The following is an excerpt from John Owen’s The Glory of Christ. John Owen sheds great light on the theological and practical implications of the second commandment in the midst of a chapter explaining the difference between faith and sight.
Crucifixes, Images, and Paintings: An Imaginary Christ
I cannot refrain here from a necessary short digression. This transforming efficacy, from a spiritual view of Christ as proposed in the Gospel, being lost, as to an experience of it, in the minds of men carnal and ignorant of the mystery of believing (as it is at present by many derided, though it be the life of religion), fancy and superstition provided various supplies in the room of it. For they found out crucifixes and images with paintings to represent him in his sufferings and glory. By these things, their carnal affections being excited by their outward senses, they suppose themselves to be affected with him, and to be like him. Yea, some have proceeded so far as, either by arts diabolical, or by other means, to make an appearance of wounds on their hands, and feet, and sides; yea, to be wholly transformed into his image. But that which is produced by an image is but an image. An imaginary Christ will effect nothing in the minds of men but imaginary grace.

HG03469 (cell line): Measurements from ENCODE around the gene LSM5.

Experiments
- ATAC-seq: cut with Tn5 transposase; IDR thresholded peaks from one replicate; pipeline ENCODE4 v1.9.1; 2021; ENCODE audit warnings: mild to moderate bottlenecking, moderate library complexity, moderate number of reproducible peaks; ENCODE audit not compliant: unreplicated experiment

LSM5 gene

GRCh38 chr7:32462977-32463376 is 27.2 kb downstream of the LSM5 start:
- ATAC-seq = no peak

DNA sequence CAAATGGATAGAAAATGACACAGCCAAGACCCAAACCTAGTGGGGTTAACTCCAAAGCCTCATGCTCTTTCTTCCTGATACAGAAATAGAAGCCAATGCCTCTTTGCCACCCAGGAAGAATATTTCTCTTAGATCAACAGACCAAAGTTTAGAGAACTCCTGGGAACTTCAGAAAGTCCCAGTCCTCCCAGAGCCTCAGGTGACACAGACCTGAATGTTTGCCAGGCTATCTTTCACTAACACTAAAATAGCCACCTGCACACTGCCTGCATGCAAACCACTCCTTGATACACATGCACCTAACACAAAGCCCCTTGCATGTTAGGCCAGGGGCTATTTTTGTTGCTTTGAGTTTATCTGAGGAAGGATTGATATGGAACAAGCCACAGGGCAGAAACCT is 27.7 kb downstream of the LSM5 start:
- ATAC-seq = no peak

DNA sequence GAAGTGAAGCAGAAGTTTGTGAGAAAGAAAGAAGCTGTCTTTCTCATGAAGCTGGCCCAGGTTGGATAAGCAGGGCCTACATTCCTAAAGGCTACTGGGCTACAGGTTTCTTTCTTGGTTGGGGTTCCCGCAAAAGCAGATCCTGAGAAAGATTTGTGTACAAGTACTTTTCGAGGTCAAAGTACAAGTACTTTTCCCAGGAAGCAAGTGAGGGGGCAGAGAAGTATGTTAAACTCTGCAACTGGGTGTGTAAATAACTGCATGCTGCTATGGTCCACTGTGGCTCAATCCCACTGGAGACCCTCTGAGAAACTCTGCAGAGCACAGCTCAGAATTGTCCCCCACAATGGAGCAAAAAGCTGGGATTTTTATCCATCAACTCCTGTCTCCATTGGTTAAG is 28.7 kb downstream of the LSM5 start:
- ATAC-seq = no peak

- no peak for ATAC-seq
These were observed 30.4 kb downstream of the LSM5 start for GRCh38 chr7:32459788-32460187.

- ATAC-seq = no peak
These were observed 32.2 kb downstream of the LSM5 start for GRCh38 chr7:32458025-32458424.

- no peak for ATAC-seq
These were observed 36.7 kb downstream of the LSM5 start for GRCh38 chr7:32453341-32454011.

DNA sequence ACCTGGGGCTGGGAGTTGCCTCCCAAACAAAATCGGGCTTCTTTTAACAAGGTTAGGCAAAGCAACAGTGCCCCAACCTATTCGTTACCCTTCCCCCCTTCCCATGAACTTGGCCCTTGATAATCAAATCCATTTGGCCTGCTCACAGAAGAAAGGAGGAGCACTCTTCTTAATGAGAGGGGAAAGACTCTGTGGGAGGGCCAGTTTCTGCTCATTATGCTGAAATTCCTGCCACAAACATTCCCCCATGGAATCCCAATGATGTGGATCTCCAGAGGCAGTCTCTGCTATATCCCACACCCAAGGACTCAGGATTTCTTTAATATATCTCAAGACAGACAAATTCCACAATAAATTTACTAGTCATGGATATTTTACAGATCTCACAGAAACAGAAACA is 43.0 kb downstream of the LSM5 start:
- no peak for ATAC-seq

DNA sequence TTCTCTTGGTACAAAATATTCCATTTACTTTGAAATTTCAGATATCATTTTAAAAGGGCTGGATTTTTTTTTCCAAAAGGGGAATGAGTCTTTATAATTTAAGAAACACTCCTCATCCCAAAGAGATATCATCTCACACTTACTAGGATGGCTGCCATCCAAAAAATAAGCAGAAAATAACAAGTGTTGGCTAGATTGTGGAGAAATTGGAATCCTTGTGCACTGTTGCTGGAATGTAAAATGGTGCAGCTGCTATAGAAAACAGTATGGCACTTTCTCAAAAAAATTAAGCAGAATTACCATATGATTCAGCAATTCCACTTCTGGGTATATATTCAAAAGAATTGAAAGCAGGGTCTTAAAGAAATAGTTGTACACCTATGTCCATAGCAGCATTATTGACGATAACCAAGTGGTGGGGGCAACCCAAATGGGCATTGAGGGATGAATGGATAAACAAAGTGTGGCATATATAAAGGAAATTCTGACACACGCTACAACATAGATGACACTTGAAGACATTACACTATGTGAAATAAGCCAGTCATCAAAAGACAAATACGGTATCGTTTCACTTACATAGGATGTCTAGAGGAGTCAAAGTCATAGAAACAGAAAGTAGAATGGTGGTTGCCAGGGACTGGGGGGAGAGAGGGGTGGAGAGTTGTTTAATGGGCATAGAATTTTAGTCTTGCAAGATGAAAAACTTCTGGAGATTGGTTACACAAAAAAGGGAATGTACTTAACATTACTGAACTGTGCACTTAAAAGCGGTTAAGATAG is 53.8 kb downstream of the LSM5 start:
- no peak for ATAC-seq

Thus religion was lost, and died. When men could not obtain any experience in their minds of the spiritual mysteries of the gospel, nor be sensible of any spiritual change or advantage by them, they substituted some outward duties and observances in their stead; as I shall show, God willing, elsewhere more at large. These produced some kind of effects on their minds and affections, but quite of another nature than those which are the real effects of true evangelical grace. This is openly evident in this substitution of images instead of the representation of Christ and his glory in the gospel.
However, there is a general supposition granted on all hands, namely that there must be a view of Christ and his glory, to cause us to love him, and thereby to make us conformable or like him. But here lies the difference: those of the church of Rome say that this must be done by the beholding of crucifixes, with other images and pictures of him; and that with our bodily eyes: we say it is by our beholding his glory by faith, as revealed in the Gospel, and no otherwise. And, to confess the truth, we have some who, as they reject the use of images, so they despise that spiritual view of the glory of Christ which we inquire after. Such persons on the first occasion will fall on the other side; for anything is better than nothing.